Locke had been looking for a career and in 1667 moved into Shaftesbury's home at Exeter House in London, to serve as Lord Ashley's personal physician. In London, Locke resumed his medical studies under the tutelage of Thomas Sydenham. Sydenham had a major impact on Locke's natural philosophical thinking - an impact that would become evident in the Essay Concerning Human Understanding.

Locke's medical knowledge was soon put to the test, since Shaftesbury's liver infection became life-threatening. Locke coordinated the advice of several physicians and was probably instrumental in persuading Shaftesbury to undergo an operation (then life-threatening itself) to remove the cyst. Shaftesbury survived and prospered, crediting Locke with saving his life.

It was in Shaftesbury's household, during 1671, that the meeting took place, described in the Epistle to the reader of the Essay, which was the genesis of what would later become Essay. Two extant Drafts still survive from this period. It was also during this time that Locke served as Secretary of the Board of Trade and Plantations and Secretary to the Lords and Proprietors of the Carolinas, helping to shape his ideas on international trade and economics. Shaftesbury, as a founder of the Whig movement, exerted great influence on Locke's political ideas.

Locke became involved in politics when Shaftesbury became Lord Chancellor in 1672. Following Shaftesbury's fall from favour in 1675, Locke spent some time travelling across France. He returned to England in 1679 when Shaftesbury's political fortunes took a brief positive turn. It was around this time, most likely at Shaftesbury's prompting, that Locke composed the bulk of the Two Treatises of Government.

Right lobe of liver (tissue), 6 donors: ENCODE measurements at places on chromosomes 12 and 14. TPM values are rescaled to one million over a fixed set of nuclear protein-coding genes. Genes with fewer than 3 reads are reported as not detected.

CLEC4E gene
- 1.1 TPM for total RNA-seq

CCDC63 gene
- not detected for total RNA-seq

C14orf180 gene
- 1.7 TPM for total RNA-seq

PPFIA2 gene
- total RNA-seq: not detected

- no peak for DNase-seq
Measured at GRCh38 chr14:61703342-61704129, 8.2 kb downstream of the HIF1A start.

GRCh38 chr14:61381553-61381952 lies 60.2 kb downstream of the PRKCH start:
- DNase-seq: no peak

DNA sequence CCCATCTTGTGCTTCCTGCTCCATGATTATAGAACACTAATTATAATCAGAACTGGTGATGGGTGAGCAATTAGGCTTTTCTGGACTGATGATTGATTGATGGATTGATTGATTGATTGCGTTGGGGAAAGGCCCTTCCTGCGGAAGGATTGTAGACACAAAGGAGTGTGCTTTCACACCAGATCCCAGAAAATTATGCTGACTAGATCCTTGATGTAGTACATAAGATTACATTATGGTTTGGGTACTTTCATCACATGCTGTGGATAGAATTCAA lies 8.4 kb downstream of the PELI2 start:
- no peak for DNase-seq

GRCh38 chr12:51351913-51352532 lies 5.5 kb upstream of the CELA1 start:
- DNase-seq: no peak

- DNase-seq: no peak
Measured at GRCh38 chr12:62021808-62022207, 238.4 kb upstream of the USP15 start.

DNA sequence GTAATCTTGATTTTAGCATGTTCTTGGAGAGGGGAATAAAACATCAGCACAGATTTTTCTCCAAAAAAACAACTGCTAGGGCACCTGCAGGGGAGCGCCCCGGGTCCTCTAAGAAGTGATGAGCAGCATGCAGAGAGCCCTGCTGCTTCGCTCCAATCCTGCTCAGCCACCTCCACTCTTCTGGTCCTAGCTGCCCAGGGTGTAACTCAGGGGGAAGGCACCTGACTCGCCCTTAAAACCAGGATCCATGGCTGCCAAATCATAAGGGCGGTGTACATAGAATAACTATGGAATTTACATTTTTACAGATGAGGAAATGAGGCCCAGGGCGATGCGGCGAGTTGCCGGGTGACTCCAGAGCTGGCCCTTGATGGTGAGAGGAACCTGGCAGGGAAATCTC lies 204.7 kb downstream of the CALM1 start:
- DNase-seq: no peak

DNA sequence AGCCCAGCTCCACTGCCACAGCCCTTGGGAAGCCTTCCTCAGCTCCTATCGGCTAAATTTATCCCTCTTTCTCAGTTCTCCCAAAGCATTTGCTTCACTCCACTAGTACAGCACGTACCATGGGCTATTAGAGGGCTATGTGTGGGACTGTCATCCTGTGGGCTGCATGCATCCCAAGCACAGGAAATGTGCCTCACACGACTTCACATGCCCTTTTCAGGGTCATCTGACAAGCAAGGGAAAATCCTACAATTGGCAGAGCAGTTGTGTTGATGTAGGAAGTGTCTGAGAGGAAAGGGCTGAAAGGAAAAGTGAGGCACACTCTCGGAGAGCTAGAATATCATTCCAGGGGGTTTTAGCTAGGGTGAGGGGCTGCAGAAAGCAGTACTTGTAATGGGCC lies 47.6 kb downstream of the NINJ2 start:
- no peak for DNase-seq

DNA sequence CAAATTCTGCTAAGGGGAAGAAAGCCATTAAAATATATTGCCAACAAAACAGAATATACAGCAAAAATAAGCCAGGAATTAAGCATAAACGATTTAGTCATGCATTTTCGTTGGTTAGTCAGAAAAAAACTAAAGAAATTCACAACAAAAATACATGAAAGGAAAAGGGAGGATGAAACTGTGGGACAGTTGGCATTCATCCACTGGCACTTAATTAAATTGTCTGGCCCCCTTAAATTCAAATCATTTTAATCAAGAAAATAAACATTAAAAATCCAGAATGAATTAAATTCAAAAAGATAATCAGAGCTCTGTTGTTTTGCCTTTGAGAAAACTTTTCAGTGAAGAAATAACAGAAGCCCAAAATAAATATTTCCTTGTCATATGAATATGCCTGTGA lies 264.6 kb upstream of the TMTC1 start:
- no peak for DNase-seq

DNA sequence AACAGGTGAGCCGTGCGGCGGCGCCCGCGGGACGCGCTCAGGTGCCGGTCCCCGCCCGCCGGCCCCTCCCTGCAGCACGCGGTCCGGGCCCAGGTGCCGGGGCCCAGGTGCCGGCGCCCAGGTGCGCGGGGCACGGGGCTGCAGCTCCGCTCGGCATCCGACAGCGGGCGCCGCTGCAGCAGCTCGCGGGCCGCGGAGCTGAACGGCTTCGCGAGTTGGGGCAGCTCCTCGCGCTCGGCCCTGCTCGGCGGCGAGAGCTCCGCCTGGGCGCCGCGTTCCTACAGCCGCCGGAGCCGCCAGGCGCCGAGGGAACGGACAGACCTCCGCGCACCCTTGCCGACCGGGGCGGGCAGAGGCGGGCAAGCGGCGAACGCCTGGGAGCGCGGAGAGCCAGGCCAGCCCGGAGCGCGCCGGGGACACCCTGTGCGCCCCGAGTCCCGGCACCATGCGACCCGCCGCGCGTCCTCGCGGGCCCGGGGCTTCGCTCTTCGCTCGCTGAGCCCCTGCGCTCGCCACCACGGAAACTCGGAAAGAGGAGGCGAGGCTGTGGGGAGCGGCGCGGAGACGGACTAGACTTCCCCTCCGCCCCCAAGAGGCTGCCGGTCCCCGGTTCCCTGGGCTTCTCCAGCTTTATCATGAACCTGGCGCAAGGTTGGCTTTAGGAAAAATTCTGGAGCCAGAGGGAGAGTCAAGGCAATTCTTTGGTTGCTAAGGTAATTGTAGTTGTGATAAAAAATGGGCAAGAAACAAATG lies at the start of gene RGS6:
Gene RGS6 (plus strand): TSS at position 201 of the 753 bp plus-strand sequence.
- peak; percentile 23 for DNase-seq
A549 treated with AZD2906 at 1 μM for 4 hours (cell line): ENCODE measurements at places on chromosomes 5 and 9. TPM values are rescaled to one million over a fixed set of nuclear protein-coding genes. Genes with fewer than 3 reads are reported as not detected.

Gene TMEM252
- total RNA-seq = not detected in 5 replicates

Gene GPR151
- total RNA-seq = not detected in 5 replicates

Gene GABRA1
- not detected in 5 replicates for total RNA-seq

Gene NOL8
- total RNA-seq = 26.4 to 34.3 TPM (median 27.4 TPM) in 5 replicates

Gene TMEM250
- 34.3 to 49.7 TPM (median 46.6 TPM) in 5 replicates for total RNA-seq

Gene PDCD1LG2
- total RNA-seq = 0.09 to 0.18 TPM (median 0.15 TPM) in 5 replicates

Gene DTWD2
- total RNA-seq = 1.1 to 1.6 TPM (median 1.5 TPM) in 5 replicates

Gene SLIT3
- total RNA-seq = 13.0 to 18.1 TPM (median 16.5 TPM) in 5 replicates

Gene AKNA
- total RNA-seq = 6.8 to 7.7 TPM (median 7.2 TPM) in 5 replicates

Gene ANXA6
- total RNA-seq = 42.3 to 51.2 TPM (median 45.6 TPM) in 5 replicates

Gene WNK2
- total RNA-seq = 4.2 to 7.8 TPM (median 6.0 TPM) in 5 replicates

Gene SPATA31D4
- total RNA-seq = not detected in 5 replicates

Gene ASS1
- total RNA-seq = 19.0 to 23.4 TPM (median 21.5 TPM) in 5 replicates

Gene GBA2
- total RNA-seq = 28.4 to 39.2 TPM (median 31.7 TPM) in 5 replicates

However, Locke fled to the Netherlands in 1683, under strong suspicion of involvement in the Rye House Plot (though there is little evidence to suggest that he was directly involved in the scheme). In the Netherlands Locke had time to return to his writing, spending a great deal of time re-working the Essay and composing the Letter on Toleration. Locke did not return home until after the Glorious Revolution. The bulk of Locke's publishing took place after his arrival back in England - the Essay, the Two Treatises and the Letter on Toleration all appearing in quick succession upon his return from exile.

He died in 1704 after a prolonged decline in health, and is buried in the churchyard of the village of High Laver, east of Harlow in Essex, where he had lived in the household of Sir Francis Masham since 1691. Locke never married or had any children.

Events that happened during Locke's lifetime include the English Restoration, the Great Plague of London and the Great Fire of London. He did not quite see the Act of Union of 1707, though the thrones of England and Scotland were held by the same monarch throughout his lifetime. Constitutional monarchy and parliamentary democracy were in their infancy during Locke's time.

Locke exercised a profound influence on subsequent philosophy and politics, in particular on liberalism. His arguments concerning liberty and the social contract later influenced the written works of
Thomas Jefferson, James Madison, and other Founding Fathers of the United States.

Appraisals of Locke have often been tied to appraisals of the United States and of liberalism in general. Detractors note that he was a major investor in the English slave-trade through the Royal Africa Company, as well as through his participation in drafting the Fundamental Constitution of the Carolinas while Shaftesbury's secretary, which established a feudal aristocracy and gave a master absolute power over his slaves.